More potential buyers lined up for the assets of insolvent refiner Petroplus
on Thursday with private equity group Goldsmith registering interest in all five of its plants.

Swiss-based Petroplus, Europe's largest independent refinery by capacity, is filing for insolvency after battling with high debt and poor refining margins.

The company was forced to close three of its refineries, including Petit Couronne in France, after lenders froze credit lines late in December.

Goldsmith, already a shareholder in Petroplus through a fund, said it had registered its interest with Petroplus' administrators in Germany, Britain and Switzerland.

Petroplus' refinery businesses in Germany, Britain and Switzerland, but also in France and Belgium, are sustainable and interesting, despite the current difficulties in this sector, Goldsmith Group said in a statement.

Goldsmith plans to carry out due diligence on parts of Petroplus' business in Belgium and France, it said.

A spokesman for the administrators of Petroplus' Ingolstadt refinery in Germany declined to comment on possible investors.

French Energy Minister Eric Besson told France Info radio there were more potential buyers for Petroplus' French refinery at Petit Couronne.

Swiss investment vehicle Gary Klesch Group said last week it was considering purchasing the French plant, which stopped production last month, and possibly other refineries owned by Petroplus.

Besson said he hoped he could announce the restart of the refinery within the next 15 days.

The company's UK refinery at Coryton has attracted more than 40 interested parties, its administrator said on Thursday.

There have been over 40 expressions of interest from the speculative to the highly credible, Katherine Howbrook, a spokeswoman for PwC, said.

DOUBTS

Founded by German businessman Clemens J. Vedder in 2007, Goldsmith dropped out of a bidding race in 2009 for German retailer Metro's department store chain Kaufhof.

Poor or negative margins have forced several European refiners to put plants on the market and some have been unable to find buyers.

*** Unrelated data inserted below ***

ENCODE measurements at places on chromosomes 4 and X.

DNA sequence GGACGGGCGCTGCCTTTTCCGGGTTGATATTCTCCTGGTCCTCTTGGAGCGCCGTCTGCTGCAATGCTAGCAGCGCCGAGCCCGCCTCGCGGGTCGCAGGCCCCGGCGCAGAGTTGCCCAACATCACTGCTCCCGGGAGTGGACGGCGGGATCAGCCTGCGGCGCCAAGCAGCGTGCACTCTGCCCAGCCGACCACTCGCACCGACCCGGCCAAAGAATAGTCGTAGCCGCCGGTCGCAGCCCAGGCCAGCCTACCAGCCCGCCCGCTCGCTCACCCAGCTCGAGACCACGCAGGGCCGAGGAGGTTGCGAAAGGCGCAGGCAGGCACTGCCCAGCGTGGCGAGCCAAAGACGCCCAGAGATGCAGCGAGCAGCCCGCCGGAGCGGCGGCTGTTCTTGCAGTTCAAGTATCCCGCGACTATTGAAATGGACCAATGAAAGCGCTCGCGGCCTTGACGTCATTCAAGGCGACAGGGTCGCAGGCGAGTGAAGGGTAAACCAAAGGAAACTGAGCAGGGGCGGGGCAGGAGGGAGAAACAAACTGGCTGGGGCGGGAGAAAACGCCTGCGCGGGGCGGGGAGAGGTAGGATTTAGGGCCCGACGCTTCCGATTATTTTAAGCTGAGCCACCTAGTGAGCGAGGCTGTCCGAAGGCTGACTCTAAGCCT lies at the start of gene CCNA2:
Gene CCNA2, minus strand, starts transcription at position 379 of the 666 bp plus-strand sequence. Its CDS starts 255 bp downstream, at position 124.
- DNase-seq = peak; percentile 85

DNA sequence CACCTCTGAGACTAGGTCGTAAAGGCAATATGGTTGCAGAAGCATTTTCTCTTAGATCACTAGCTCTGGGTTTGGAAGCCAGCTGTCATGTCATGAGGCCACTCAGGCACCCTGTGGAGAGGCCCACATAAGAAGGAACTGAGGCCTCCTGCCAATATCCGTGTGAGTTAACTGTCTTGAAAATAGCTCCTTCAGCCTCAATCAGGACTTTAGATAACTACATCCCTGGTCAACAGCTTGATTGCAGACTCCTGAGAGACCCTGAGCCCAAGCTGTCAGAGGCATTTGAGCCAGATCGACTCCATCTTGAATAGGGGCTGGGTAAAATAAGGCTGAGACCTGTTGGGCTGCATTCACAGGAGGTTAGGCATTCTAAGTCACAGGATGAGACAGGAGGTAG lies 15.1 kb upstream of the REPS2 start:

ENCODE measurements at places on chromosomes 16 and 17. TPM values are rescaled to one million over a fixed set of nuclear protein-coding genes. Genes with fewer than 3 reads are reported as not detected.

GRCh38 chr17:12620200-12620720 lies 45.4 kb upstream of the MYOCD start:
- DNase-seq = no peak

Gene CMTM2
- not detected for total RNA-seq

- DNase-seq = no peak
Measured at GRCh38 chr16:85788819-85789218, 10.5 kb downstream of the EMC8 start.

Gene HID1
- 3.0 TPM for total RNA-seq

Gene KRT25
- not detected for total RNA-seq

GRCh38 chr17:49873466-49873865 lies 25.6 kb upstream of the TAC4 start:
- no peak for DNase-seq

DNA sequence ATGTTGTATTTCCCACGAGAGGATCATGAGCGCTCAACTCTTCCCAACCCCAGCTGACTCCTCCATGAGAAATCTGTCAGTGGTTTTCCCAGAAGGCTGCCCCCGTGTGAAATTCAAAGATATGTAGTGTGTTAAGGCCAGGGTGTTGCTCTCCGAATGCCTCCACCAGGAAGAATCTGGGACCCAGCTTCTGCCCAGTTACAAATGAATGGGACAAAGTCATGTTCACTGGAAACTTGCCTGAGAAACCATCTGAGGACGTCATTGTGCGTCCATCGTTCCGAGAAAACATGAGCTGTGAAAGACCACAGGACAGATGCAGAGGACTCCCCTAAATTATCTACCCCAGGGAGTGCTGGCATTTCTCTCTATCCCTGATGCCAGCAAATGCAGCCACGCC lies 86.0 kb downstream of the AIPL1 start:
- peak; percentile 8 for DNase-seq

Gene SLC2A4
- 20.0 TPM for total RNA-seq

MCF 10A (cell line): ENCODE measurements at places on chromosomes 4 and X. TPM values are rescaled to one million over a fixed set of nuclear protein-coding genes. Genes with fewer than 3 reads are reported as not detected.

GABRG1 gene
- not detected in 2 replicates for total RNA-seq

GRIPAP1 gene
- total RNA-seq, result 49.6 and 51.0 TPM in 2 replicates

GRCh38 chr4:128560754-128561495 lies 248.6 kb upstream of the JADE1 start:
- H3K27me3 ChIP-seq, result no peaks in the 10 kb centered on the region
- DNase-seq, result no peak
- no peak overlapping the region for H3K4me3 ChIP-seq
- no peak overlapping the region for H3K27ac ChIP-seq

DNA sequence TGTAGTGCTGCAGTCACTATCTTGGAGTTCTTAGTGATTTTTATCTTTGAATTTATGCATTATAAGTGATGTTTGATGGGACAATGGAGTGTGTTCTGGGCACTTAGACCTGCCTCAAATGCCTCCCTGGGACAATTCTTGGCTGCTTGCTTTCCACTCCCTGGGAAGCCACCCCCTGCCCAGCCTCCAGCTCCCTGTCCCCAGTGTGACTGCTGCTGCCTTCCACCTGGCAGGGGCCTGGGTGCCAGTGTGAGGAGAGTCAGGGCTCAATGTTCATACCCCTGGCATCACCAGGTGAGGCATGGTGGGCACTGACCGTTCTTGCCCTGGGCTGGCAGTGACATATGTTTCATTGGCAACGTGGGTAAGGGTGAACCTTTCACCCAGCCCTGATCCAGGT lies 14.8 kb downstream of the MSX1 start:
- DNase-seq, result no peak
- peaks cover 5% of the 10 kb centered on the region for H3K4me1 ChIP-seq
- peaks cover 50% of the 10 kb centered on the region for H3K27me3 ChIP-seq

Industry analysts said they doubted private equity groups would be able to turn around Petroplus, saying the problems facing European refiners were structural and had defeated even the biggest oil companies such as the oil majors.

The majors could not make money out of those assets and now you have some private equity groups, be it Klesch or Goldsmith, that supposedly can make it better. I doubt it very much, said Olivier Jakob, energy analyst at consultancy Petromatrix.

In the long term, those refineries need somebody involved in the oil trade - a supplier from ex-Russian republics or Asia, not just a financial group that just buys something distressed and then tries to sell it two years afterwards.

The leveraged finance market, one way in which private equity groups raise money for purchases, is challenging, bankers say.

In addition, refining industry analyst Roy Jordan at Facts Global Energy says more closures are needed for processing margins to recover.

We can see nothing on the horizon which would provide relief to existing European refiners without a reduction in capacity, Jordan said. We cannot see a future for new investment in European refinery distillation capacity. And it is difficult to see how deals with large debt and leverage would be attractive on a sustained basis.

Shares in Petroplus have plunged since lenders froze credit lines in late December. They jumped on Thursday, trading 77 percent higher at 1.13 Swiss francs as of 1207 GMT.

(Additional reporting by Sophie Louet and Pascal Schmuck in Paris, and Zaida Espana and Ikuko Kurahone in London; writing by Christopher Johnson; editing Jason Neely)